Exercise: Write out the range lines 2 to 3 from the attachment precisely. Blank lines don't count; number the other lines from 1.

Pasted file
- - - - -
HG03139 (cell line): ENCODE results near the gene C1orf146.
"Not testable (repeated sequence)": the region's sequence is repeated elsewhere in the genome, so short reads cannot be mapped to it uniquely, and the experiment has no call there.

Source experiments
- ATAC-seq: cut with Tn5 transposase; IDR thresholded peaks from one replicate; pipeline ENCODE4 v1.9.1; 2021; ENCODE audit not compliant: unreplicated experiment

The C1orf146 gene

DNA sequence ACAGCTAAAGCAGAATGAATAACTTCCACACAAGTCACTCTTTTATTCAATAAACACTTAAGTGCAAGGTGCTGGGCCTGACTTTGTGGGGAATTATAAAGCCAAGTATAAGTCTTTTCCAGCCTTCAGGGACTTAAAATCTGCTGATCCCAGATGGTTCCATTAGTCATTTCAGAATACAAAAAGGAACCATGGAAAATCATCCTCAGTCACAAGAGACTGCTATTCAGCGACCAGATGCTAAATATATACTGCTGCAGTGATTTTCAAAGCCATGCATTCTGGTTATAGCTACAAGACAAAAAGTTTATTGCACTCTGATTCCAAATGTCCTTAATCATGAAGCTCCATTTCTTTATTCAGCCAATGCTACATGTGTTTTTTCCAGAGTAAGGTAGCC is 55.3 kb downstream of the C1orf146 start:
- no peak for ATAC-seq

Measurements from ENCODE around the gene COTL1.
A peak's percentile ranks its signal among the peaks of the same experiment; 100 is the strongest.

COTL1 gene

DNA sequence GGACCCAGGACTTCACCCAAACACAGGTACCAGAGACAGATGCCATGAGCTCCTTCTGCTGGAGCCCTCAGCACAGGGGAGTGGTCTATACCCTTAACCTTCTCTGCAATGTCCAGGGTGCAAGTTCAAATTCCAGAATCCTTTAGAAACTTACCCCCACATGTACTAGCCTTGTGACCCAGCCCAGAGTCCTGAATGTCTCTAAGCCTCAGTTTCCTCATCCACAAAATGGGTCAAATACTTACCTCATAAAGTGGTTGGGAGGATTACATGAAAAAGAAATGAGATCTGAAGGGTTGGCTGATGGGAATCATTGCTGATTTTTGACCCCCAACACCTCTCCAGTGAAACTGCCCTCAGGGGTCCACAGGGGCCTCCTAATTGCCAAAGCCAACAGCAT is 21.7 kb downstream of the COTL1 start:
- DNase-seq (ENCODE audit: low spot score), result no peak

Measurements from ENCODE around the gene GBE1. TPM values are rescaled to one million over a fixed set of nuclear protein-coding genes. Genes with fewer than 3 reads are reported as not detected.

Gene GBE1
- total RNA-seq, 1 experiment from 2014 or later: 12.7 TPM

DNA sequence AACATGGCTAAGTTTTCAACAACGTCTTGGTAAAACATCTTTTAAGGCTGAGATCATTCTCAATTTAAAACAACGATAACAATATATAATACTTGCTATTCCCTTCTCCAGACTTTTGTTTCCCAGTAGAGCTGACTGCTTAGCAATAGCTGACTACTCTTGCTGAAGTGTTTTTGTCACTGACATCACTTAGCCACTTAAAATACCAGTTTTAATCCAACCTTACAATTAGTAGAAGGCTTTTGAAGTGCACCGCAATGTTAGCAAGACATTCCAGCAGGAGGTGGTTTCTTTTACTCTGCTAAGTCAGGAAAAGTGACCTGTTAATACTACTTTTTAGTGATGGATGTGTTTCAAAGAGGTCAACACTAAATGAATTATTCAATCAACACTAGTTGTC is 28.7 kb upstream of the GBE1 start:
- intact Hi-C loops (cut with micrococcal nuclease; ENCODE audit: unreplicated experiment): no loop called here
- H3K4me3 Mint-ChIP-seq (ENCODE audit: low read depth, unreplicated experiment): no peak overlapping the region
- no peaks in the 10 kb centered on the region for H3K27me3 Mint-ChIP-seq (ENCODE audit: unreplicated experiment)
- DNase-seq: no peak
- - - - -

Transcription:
"Not testable (repeated sequence)": the region's sequence is repeated elsewhere in the genome, so short reads cannot be mapped to it uniquely, and the experiment has no call there.

Source experiments